Early postoperative intraperitoneal chemotherapy with 5-FU was used in four patients who did not receive any prior systemic or intraperitoneal chemotherapy during the phase I trial. Following completion of the phase I trial, HIPEC with melphalan was used in patients with recurrent disease being treated with repeat cytoreductive surgery and HIPEC. This group of patients did not receive EPIC. Perioperative variables, including the peritoneal cancer index (PCI), extent of cytoreductive surgery, completeness of cytoreduction (CC score) and a detailed assessment of morbidity by grade, and organ system for each patient, were prospectively assessed and entered into a database.
Pharmacological assessments were done on the first 10 patients enrolled in the phase I trial and an additional 10 patients treated afterwards. In patients who underwent pharmacologic analysis, samples of peritoneal fluid, blood, urine, and, where available, tumor nodules were collected immediately prior and every 15 minutes during HIPEC. Melphalan concentration was assessed using high-performance liquid chromatography (HPLC) within 24 hours of collection. Melphalan concentrations were determined using a modification of the HPLC method described by Norda et al.  We used a Shimadzu LC7A instrument equipped with a SPD-6AV (UV-VIS) detector set at 270 nm along with a C-R6a Chromatopac data processor. A Dynamax reversed-phase C18 column (150 × 4.6 mm2) of Microsorb 100° 5 μm particles was used coupled to a guard column of the same chemical consistency (Varian Associates, Walnut Creek, CA, USA). The mobile phase consisted of an isocratic mixture of 30% acetonitrile in 0.005 M NaH2PO4 with the pH adjusted to 3.5 with phosphoric acid. The flow rate was set at 1.2 mL/min and the volume of sample injections was 50 μL. All solvents used were HPLC grade (Fisher Scientific, Norcross, GA, USA).
Thirty-four patients received heated intraoperative intraperitoneal melphalan between July 2003 and July 2011. There were 20 females and 14 males. Twenty-three patients had appendiceal carcinoma, 6 had mesothelioma, 2 colon cancer, 2 ovarian cancer, and 1 had urachal carcinoma. Eleven patients received melphalan at their first cytoreduction with HIPEC while 23 had repeat CRS+HIPEC for recurrent disease.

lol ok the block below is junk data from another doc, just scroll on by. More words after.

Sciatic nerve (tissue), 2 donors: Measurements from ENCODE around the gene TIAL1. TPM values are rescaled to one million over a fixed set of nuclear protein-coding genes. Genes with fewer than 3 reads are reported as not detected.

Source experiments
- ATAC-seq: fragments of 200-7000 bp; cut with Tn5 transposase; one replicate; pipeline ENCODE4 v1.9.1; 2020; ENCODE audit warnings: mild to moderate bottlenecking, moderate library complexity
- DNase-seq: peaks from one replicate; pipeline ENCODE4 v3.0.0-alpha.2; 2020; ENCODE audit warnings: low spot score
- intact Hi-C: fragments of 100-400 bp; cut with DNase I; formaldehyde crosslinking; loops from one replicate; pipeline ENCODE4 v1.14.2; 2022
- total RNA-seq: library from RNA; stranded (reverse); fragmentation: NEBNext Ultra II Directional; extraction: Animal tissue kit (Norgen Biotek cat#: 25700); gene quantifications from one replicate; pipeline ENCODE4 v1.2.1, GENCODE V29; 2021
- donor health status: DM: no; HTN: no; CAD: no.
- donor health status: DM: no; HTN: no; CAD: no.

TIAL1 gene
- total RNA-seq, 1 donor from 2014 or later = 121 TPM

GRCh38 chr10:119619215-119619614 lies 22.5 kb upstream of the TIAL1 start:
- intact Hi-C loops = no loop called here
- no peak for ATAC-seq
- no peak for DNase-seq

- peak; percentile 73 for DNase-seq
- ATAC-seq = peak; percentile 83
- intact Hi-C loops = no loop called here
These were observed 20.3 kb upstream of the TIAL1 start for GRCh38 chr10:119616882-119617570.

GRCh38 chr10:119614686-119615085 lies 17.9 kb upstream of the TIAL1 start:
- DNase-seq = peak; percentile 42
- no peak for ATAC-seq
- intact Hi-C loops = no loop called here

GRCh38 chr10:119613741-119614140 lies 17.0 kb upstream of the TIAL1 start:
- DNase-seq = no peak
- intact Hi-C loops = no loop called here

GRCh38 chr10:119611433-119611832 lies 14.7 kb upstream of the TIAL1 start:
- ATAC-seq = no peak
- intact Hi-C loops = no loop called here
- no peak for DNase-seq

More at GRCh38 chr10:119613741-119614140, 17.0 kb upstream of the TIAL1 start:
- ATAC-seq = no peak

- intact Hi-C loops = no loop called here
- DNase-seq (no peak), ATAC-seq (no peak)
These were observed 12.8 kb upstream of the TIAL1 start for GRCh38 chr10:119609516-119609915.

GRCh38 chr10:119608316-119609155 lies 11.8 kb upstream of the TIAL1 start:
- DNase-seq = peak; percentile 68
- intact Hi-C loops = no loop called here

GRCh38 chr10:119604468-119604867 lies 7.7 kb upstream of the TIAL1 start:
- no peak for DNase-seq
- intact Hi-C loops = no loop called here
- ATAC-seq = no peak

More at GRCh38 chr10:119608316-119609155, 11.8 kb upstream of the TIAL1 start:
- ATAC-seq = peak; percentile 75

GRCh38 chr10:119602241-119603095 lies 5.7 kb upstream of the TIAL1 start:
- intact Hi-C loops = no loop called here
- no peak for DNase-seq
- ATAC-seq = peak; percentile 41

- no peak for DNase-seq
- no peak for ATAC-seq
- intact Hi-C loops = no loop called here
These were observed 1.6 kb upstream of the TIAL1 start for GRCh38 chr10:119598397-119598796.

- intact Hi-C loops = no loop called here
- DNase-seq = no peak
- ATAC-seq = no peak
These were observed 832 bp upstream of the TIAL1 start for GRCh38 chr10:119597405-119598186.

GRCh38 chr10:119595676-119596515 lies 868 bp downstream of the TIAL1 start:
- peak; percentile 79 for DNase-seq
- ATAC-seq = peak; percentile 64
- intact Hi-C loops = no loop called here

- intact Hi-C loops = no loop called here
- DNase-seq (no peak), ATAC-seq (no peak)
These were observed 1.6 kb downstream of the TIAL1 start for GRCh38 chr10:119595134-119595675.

The mean PCI was 28 for patients who received melphalan at the time of their first cytoreductive procedure and 18 for patients who had repeat cytoreduction.
Twenty-one patients had a CC score of 1, seven had a CC score of 2, and six had a CC score of 3. All the demographic and perioperative data is summarized in Table 1.
The number of peritonectomies performed ranged from 0 to 4 (mean 1.05). The number of visceral resections performed ranged from 0 to 6 (mean 2.26). The mean length of stay was days. Nine patients (26%) had a grade 3 complication in the postoperative period. The following grade 3 complications were observed: deep vein thrombosis in 4 instances, urinary tract infection in 3, diarrhea in 2, respiratory distress in 2, neutropenia in 2, and catheter associated bloodstream infection in 1 (Figure 1). Six patients (17%) had grade 4 morbidity: there was 1 fistula and 1 Hartmann’s pouch leak, 1 severe pancreatitis, 1 occurrence of postoperative bleeding, 1 case of ARDS, 1 lower extremity compartment syndrome, and 1 grade IV neutropenia (Figure 2). There were no postoperative deaths. On univariate analysis, the dose of melphalan, the number of visceral resection, and the number of peritonectomies were associated with an increased incidence of grade 4 complications, while the peritoneal cancer index and the use of EPIC were not (Table 2).
The mean total dose of melphalan received was mg. Five patients were treated with 50 mg/m2, 17 patients received 60 mg/m2, and 10 received 70 mg/m2 (the dose/m2 data was unknown for 2 patients). The pharmacologic analysis was carried out in 20 patients. During 90 minutes of HIPEC, an average of % of melphalan was absorbed. The average absorption at 60 minutes of treatment was %. The average peritoneal fluid AUC over 90 minutes of HIPEC was μg/mL while the average plasma AUC was . The average peritoneal fluid to plasma AUC ratio was (Figure 3).
There were three patients who received intraperitoneal melphalan using the closed technique who had a complete pharmacologic evaluation. The pharmacologic data on these patients was compared to 12 patients treated with hyperthermic intraperitoneal melphalan using the open technique. The melphalan levels in these patients are shown in Figure 4. The plasma levels of melphalan were slightly increased in the closed technique as compared to the open; however; these results were not statistically significant.